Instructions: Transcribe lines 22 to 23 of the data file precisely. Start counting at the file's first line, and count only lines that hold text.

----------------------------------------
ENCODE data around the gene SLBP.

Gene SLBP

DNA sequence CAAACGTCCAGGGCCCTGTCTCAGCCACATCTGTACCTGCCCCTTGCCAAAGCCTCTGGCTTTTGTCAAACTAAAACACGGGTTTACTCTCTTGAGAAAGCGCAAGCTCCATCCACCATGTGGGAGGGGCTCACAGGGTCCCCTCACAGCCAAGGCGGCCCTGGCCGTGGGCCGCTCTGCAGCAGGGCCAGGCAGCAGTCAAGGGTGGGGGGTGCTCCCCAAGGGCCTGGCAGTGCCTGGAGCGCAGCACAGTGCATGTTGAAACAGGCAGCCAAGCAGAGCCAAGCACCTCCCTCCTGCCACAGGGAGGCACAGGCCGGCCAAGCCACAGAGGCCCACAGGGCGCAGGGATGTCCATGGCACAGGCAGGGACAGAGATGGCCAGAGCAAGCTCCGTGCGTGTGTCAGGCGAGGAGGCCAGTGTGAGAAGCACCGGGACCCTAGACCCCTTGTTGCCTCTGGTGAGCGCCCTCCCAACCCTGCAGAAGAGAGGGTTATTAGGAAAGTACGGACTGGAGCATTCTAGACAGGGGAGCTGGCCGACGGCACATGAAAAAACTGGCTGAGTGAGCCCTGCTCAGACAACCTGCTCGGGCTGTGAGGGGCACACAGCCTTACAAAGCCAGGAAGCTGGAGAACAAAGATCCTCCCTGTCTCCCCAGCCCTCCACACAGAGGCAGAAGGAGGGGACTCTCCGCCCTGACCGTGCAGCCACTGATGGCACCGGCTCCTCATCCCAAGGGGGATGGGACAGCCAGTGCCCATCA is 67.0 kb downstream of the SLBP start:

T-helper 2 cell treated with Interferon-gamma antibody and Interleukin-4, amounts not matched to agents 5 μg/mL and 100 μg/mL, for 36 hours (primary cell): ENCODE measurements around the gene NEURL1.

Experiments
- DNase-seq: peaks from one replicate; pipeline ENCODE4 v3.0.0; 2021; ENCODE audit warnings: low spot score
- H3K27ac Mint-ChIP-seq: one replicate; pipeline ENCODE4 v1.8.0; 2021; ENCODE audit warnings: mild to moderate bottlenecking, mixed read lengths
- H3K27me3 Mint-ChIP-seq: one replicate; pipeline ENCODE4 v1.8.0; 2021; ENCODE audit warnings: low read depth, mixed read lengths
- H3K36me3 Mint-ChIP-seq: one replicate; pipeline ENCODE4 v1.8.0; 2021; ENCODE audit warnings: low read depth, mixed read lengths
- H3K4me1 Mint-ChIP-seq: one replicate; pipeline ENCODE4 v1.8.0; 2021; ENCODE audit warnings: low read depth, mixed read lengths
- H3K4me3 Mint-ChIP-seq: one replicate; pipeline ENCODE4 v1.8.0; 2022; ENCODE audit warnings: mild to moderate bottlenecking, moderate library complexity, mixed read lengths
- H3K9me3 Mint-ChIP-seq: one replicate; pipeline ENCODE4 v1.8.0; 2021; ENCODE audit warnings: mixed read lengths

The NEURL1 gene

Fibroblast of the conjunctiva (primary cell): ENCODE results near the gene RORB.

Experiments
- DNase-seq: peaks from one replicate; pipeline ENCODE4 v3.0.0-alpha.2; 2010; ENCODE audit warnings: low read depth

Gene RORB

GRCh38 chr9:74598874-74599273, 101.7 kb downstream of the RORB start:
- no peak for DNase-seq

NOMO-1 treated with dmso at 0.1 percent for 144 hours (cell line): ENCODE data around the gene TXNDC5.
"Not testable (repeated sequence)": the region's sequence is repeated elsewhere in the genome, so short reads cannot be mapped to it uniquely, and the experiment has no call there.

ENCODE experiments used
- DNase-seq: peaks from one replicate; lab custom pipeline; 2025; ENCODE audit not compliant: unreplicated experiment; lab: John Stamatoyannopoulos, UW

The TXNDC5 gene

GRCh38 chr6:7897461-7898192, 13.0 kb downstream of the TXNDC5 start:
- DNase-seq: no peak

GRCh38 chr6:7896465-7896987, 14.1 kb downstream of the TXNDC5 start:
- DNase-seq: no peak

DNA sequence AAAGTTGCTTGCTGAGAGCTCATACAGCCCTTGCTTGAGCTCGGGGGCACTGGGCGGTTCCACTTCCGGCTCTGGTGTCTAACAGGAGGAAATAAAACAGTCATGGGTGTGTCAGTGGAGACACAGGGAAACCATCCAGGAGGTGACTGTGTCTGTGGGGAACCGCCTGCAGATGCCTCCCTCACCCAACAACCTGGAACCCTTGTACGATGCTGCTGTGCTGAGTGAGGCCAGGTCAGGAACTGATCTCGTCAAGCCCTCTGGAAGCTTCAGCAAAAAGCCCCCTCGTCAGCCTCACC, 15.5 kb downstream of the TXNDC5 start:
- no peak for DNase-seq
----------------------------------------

ENCODE experiments used
- DNase-seq: peaks from one replicate; lab custom pipeline; 2025; ENCODE audit not compliant: unreplicated experiment; lab: John Stamatoyannopoulos, UW